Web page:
12-11-2002, 12:38 AM
cross training is accepted at my dojo too. why wouldnt it be??? in fact my sensei has seminars planned for this year to be taught by teachers from different martial arts specifically for us training in aikido. he feels that a knowledge of as many martial arts possible is a good thing to know from a self defense point of view.
after all, didnt morehei ueshiba himself train in many martial arts?
I think people only frown on cross training if the student is likely to get confused (i.e. less experienced). Also, there is a difference between training on seperate nights and trying to do lots of different things in one session. Just as a strike to the face would be unacceptable in Judo, excessive grappling is considered inappropriate in aikido.
Since in most clubs aikido is self-defence orientated getting used to tight situations esp. with floor work is usually not considered appropriate since it enables other attackers to strike lethal blows or chokes. Also, it tends to make people forget that striking (esp. atemis) are often essential to keep the distance between attacker and defender (as you'll know close quarters grappling almost always gives the heavier person a great advantage).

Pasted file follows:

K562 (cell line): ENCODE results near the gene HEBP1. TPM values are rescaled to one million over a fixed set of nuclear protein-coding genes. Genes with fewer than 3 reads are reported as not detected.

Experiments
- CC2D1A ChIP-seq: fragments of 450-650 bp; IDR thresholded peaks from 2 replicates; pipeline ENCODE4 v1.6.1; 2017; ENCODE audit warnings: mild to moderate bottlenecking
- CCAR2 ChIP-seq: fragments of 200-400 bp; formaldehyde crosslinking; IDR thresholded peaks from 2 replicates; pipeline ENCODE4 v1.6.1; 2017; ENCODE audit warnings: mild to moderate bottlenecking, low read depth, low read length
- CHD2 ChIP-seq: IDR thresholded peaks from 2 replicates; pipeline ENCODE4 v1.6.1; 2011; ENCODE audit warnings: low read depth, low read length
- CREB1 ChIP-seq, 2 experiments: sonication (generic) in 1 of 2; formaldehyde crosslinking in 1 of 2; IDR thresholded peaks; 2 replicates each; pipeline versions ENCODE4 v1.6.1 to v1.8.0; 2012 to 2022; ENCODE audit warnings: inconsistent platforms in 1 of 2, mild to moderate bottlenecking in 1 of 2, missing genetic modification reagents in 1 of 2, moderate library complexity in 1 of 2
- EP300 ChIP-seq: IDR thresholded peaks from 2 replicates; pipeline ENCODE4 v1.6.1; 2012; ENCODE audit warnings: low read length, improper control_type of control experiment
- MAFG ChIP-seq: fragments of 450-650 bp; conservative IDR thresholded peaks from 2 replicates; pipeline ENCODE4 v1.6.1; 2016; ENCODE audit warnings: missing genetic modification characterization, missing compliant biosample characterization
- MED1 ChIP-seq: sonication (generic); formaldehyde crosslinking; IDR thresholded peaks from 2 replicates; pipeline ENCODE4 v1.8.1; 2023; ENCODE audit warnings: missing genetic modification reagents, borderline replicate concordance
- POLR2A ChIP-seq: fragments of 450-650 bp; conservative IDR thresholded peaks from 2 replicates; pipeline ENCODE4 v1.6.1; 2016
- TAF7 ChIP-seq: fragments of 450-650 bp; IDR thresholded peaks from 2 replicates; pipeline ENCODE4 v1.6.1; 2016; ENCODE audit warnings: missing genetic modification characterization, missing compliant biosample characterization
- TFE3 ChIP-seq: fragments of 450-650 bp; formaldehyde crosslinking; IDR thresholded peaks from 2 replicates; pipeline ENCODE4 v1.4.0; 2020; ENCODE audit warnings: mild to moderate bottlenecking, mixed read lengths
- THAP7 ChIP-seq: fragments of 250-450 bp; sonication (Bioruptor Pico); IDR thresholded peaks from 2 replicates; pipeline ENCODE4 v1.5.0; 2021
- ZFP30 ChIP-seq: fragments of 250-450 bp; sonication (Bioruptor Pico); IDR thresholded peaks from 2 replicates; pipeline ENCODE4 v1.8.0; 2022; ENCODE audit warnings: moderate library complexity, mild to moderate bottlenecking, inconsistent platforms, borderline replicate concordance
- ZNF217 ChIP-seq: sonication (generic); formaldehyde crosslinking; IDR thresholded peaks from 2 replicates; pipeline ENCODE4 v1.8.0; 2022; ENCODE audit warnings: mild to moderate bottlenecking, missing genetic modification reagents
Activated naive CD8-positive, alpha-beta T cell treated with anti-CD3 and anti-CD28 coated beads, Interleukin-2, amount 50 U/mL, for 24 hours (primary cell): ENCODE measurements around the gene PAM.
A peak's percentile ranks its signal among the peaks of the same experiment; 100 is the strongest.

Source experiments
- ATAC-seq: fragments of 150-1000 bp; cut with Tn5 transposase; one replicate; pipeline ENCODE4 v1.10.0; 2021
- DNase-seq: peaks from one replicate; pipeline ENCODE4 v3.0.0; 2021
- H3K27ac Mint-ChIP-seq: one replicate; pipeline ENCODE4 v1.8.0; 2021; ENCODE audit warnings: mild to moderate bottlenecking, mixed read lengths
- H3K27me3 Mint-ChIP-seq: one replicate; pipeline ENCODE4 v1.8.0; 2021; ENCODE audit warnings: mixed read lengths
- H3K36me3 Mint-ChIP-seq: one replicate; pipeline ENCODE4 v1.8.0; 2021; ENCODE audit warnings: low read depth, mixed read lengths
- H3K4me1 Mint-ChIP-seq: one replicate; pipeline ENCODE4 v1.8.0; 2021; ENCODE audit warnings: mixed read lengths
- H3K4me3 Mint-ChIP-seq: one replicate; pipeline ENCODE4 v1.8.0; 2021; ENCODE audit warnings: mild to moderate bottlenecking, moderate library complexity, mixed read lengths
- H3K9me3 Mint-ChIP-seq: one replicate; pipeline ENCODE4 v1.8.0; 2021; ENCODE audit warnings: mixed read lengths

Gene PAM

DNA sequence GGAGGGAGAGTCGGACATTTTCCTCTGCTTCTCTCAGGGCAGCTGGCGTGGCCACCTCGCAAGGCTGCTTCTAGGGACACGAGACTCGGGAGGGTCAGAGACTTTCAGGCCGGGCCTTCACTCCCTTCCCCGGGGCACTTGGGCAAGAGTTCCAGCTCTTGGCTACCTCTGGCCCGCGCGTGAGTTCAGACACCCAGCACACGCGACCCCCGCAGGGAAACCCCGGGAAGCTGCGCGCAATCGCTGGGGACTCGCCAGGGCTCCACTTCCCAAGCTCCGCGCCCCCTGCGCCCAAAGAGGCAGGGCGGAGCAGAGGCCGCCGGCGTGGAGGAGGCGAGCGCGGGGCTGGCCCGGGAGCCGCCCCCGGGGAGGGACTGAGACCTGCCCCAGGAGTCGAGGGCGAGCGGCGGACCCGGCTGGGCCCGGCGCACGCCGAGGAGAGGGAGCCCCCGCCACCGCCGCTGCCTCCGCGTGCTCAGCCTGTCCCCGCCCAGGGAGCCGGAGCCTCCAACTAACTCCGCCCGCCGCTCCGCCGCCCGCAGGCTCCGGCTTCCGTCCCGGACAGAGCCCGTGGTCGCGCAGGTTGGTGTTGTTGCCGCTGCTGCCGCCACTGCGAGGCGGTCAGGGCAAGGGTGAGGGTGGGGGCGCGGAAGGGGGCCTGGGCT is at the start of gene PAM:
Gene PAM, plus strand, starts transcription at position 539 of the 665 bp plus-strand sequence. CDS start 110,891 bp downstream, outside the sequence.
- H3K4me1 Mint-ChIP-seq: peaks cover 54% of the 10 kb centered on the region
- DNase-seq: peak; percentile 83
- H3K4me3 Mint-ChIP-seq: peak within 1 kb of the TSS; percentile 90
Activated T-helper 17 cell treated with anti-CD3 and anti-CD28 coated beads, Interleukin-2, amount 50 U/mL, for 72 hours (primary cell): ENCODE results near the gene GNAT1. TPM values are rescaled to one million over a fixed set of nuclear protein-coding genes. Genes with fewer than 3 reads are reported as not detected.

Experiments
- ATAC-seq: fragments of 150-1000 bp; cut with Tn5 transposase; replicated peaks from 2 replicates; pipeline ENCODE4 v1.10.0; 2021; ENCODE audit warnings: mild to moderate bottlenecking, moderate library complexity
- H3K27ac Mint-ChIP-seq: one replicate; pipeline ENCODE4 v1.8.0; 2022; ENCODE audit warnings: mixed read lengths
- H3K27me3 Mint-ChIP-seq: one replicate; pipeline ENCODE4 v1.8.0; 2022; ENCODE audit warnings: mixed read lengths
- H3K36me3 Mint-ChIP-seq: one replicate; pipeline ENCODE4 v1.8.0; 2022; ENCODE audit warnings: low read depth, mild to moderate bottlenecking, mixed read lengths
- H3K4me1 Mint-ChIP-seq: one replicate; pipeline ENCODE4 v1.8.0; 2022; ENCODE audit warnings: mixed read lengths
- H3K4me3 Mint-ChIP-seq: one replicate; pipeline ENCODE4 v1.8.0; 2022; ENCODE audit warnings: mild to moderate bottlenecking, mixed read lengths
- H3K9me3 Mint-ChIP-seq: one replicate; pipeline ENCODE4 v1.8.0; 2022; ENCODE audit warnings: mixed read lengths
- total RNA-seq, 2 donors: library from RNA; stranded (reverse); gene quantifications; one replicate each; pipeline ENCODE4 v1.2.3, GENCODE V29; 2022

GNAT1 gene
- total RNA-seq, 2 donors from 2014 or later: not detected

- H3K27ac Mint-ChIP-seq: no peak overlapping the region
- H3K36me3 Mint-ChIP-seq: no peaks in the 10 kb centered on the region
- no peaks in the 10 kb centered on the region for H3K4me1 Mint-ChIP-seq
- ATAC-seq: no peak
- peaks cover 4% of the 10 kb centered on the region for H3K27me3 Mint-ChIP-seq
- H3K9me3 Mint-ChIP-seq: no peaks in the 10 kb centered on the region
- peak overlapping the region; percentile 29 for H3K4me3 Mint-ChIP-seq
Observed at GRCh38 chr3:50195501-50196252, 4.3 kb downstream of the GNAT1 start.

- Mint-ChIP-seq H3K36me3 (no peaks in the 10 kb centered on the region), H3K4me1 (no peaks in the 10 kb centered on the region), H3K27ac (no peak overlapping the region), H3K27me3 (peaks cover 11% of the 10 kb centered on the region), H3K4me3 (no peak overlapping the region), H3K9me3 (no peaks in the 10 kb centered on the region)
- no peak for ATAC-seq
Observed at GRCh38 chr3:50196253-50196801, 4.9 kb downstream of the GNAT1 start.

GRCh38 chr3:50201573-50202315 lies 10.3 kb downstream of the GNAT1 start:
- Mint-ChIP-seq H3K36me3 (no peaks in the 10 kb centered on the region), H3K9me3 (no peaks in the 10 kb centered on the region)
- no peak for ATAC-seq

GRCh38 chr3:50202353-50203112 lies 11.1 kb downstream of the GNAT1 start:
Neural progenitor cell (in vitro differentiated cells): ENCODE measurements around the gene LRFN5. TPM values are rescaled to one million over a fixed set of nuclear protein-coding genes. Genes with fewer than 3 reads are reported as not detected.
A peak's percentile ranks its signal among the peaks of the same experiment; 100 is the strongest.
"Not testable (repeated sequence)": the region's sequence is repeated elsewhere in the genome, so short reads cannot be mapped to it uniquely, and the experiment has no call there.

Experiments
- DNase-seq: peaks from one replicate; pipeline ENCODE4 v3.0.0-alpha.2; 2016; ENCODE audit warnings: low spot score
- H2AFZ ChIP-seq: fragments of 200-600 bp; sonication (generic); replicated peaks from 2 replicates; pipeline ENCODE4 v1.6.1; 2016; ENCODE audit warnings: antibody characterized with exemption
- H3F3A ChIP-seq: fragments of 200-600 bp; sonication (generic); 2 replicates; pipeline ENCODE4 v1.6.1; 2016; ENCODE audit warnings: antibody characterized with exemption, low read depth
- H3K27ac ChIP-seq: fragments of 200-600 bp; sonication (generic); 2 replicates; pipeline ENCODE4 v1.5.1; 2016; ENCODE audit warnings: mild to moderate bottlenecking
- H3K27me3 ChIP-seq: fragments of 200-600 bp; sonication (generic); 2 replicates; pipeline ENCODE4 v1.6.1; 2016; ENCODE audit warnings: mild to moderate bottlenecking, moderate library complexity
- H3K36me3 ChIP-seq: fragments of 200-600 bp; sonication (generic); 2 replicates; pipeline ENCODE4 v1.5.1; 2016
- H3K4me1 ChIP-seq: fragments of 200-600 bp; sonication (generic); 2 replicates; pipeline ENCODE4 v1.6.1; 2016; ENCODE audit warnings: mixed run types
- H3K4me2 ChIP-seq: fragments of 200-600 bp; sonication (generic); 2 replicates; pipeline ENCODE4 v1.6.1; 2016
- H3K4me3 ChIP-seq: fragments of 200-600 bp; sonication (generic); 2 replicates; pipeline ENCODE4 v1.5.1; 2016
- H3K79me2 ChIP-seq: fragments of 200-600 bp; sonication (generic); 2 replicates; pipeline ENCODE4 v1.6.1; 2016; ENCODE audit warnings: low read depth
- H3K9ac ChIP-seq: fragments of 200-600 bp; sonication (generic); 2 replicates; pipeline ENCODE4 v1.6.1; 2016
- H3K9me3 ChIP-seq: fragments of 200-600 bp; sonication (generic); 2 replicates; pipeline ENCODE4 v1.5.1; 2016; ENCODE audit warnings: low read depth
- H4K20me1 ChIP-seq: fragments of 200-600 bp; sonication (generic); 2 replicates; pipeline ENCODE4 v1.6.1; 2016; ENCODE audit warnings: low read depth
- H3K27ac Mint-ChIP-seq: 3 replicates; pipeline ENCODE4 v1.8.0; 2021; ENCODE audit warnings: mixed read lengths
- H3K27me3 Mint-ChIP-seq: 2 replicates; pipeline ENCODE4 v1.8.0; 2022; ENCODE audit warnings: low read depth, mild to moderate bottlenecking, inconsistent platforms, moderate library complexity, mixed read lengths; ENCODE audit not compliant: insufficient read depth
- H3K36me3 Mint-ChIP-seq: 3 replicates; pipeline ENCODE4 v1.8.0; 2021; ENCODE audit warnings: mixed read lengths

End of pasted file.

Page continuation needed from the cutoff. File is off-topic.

Saying this, I tend to promote cross-training and an understanding of different options and also the ways other people will attack or respond.
12-11-2002, 02:20 PM
Thanks for the replies. The general feeling that I'm getting from all the replies is that although it might not be ok to cross-train in some styles of Aikido or maybe at some Dojos, if I wish to continue training Judo and Brazilian Jiu-Jitsu when I go back to Aikido, it will be possible to find a style or school that will be ok with that.